Finally, take the leap to digital. With so many orgs operating on a limited staff, digital options can provide an extra hand where one is lacking. That might look like putting some extra funding into website integrations or taking advantage of automatic invoicing — whatever lightens the load and quickens the pace by which community need is addressed.
The Programming Pivot
Our big takeaway when it comes to a pivot to online programming is that moving things online isn’t just a temporary fix; it’s an investment in the long-term reach of your organization’s message. If your organization has been reluctant to try online programming, this is your wake-up call, not just for diversifying your offerings but also for reaching an increasingly global community. While we’re all experiencing waves of webinar fatigue, by and large, you have the most captive online audience for your message right now and it is THE time to get them engaged and involved with the work you do.
In our aforementioned survey of fellow non-profit organizations, we found that, overwhelmingly, event cancellations and remote programming adjustments were the biggest obstacle organizations said they are currently facing. Issues such as maintaining client relationships and content sensitivity were especially popular when we asked what obstacles were limiting online programming offerings. While a true programming pivot is going to be different for everyone there’s one thing we do know: it won’t just be webinars. While webinars are a useful tool in the online programming pivot game plan, they just don’t cut it when it comes to recreating the experience of in-person events in toto. Your job now, as the pilot of your organization’s programming pivot, is to uncover what makes your events special, engaging, and impactful and then work to find the online tools that will mirror or enhance those qualities—not just the content but the feeling and overall experience of being part of your larger mission.
How can one home in on those qualities and figure out what your community needs from your organization right now? One easy way is to make those open channels of communication we described in our fundraising pivot work as pipelines for community feedback and insights. If you have a community Facebook or LinkedIn group you can post a brief survey or ask open-end questions to get a conversation going on the platform which will double as an engagement opportunity for your community. You might also check in with any internally facing stakeholder groups like volunteers, staff, and board members and just ask very directly what would be helpful to them at this time. All of these communication points need to work both ways: they should deliver information that informs your pivot, but they should also keep your extended community engaged with your mission and feel supported by your cause.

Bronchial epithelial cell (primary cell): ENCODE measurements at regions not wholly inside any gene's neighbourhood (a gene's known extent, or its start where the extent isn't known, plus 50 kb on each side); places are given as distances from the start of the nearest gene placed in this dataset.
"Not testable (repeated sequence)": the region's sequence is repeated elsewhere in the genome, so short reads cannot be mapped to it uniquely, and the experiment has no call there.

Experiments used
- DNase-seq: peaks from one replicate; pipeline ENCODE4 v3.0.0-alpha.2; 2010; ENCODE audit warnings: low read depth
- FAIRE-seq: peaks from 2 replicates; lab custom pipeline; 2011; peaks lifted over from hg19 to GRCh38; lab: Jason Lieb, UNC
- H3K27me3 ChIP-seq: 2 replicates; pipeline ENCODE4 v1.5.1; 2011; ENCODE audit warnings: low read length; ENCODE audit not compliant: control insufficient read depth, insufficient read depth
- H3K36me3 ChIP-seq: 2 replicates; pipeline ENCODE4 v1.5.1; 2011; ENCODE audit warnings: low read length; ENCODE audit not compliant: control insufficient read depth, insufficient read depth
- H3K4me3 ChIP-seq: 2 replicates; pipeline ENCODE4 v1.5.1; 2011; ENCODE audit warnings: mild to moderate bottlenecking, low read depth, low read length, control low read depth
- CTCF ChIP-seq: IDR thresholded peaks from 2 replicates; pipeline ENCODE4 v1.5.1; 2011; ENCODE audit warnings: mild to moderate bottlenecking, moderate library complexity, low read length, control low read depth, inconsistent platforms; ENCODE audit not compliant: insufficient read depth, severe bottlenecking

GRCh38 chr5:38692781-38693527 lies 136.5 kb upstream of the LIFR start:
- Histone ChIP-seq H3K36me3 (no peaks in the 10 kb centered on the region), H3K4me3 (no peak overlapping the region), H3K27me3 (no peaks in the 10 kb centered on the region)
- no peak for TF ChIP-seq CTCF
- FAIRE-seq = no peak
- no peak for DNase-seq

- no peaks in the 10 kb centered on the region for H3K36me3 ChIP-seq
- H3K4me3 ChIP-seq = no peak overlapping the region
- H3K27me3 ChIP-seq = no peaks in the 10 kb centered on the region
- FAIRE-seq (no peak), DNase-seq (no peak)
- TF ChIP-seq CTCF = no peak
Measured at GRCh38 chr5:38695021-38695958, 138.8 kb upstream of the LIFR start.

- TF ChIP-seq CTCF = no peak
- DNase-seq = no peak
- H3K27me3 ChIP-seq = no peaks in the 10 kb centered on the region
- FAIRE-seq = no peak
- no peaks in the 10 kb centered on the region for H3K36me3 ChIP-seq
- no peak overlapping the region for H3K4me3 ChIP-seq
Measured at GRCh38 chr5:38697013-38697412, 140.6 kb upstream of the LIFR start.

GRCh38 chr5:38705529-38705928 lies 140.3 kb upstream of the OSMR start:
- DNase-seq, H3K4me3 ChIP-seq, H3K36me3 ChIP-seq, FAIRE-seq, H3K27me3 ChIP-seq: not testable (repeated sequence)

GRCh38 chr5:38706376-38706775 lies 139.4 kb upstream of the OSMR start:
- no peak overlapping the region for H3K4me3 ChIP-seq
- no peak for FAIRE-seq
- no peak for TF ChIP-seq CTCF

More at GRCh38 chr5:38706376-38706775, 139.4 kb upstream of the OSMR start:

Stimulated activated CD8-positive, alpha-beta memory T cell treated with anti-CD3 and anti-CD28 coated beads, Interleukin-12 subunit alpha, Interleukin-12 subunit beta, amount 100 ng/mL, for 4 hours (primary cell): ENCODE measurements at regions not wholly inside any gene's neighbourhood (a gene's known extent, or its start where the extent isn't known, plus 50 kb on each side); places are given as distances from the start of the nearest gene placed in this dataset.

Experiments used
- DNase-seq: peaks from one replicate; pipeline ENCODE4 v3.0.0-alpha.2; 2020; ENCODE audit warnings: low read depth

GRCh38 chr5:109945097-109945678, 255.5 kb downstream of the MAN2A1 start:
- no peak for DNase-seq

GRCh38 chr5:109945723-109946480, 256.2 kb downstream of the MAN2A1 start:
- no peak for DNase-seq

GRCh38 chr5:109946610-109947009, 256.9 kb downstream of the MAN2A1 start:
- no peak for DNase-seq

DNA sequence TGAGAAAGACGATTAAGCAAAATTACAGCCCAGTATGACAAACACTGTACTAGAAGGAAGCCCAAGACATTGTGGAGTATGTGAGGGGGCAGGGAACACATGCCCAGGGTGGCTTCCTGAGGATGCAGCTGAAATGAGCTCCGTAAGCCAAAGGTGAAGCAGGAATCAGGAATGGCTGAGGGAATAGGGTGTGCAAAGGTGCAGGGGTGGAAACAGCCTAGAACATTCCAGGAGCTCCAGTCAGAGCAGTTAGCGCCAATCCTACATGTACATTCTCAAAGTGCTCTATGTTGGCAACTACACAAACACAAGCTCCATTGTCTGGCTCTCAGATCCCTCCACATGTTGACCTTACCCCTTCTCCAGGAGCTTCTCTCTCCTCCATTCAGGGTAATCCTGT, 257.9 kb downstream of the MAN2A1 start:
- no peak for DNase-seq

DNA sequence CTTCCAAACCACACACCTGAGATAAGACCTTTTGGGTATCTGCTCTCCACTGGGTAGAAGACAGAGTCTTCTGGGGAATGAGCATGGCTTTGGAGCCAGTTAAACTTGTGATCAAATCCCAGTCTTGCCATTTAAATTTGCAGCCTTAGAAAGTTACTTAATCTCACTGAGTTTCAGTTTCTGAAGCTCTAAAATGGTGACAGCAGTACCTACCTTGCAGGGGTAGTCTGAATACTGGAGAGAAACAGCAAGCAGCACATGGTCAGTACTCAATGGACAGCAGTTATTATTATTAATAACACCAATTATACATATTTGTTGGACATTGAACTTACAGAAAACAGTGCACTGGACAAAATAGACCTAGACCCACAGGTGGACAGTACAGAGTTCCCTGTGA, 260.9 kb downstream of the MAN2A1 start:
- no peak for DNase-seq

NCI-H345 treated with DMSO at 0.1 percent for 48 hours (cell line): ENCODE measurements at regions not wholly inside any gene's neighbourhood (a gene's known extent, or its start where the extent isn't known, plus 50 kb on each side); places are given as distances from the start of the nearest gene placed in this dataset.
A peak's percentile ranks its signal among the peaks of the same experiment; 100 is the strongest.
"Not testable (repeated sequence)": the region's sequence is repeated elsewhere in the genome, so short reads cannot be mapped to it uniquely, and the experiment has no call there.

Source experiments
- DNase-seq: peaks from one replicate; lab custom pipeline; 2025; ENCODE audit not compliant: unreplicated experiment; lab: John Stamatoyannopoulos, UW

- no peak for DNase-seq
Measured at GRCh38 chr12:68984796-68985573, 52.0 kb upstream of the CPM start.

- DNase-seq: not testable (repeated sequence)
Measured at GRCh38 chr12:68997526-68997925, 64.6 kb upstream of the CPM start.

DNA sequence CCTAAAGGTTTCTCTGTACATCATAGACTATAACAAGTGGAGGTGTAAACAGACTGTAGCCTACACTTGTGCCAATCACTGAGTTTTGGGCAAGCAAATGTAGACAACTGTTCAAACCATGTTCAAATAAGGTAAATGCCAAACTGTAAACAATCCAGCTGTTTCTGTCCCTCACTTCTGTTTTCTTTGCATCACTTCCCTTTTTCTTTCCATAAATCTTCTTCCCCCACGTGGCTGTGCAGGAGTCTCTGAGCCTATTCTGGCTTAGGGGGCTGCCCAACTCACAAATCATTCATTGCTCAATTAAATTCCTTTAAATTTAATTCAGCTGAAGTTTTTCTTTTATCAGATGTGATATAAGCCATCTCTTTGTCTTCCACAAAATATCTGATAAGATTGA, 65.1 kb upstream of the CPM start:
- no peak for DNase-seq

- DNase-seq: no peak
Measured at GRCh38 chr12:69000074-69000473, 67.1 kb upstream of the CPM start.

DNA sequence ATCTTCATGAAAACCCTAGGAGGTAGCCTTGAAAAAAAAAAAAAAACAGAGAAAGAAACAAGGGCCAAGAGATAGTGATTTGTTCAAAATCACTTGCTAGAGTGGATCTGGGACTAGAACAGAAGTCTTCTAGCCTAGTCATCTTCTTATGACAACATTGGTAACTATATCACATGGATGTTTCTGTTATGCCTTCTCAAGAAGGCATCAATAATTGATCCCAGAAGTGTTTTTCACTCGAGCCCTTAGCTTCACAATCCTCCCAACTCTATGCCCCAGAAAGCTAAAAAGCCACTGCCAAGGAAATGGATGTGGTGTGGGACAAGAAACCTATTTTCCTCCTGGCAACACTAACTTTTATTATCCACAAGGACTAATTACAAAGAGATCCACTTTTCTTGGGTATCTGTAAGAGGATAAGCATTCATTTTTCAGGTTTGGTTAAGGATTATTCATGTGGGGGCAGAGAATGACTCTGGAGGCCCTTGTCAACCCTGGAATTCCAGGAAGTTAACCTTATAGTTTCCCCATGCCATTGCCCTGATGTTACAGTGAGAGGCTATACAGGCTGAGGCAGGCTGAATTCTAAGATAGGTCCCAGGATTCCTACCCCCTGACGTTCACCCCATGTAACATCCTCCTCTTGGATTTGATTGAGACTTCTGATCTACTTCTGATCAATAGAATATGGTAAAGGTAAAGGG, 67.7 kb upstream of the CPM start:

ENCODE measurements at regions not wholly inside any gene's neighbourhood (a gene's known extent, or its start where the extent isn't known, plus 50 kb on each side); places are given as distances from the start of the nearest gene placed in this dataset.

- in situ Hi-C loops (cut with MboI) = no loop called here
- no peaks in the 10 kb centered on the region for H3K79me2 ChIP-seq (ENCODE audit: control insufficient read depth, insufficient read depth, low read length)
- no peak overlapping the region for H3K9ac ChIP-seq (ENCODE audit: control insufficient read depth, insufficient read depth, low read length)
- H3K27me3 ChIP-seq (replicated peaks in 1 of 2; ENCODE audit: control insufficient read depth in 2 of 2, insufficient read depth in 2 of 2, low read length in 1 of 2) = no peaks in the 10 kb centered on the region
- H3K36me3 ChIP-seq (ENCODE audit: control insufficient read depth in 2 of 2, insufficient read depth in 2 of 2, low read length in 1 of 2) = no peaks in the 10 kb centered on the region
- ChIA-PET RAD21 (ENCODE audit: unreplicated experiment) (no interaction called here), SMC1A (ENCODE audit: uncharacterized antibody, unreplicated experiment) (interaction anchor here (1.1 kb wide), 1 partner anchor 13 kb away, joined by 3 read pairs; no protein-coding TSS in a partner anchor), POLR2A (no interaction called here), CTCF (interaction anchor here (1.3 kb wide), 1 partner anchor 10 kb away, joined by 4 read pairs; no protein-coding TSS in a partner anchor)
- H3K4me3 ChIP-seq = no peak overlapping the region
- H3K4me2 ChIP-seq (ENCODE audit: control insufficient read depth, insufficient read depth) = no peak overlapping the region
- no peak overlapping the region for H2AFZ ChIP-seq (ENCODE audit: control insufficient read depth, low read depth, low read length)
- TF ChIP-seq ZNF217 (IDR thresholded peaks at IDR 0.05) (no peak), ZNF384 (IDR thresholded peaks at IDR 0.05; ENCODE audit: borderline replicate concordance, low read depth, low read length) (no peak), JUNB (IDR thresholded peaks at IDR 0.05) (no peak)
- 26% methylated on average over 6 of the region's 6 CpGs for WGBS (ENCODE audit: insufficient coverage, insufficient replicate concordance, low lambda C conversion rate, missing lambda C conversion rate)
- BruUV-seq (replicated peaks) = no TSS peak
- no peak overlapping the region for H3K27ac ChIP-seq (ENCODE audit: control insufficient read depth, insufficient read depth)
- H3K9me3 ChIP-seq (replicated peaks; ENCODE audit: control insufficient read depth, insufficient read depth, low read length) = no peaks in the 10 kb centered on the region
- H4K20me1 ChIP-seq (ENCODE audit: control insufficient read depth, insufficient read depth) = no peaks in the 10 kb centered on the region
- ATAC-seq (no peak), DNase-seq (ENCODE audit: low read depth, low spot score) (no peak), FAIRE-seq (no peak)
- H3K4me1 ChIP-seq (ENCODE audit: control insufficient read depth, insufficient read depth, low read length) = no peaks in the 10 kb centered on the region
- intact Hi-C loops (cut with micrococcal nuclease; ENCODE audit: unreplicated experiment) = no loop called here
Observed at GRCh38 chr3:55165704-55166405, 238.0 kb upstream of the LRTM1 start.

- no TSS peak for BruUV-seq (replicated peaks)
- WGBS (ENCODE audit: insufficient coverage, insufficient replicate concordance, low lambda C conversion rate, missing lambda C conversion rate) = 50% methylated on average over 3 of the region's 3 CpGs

Once you know what your community needs and why they’re staying engaged with your cause, it’s time to figure out what online platforms are going to recreate as much of your in-person event experience and/or bring new benefits to your community’s continued engagement. One example of this is leveraging the social media platforms you might already have to become engagement spaces/event spaces…with a dash of creative problem-solving. During our presentation an attendee asked how an NPO that relies on exhibitor space to feature sponsors might make a programming pivot — in this case, a well-oiled social media account can provide a venue, help boost sponsor branding, and have a lasting value for your community all in one. Stakeholders and marketing teams too will have much to offer when it comes to bringing things online; let the connections and gifts that your board members bring to the table inform the way you perform outreach on these new platforms.
We truly feel that a pivot IS for NPOs and charities of every shape and size but it will take an evolutionary approach, a community-focused response, and plenty of grace for organizational staff and support alike to get there. Focus on what will maximize impact without asking for too much additional bandwidth from those implementing changes and rely on your Board to drive the decisions that risk long-term organizational health. Organizations that work as a collective force will be the ones who walk through the line of fire and come out stronger on the other side.
Missed the webinar? You can now access the “From Panic to Pivot: A Practical Guide to Remote Programming (…and Fundraising) for NPOs and Charitable Organizations Operating during Times of Crisis” webinar recording and slides on-demand!
About the Author:
Jessica Sage, Marketing and Events Director at Women in Research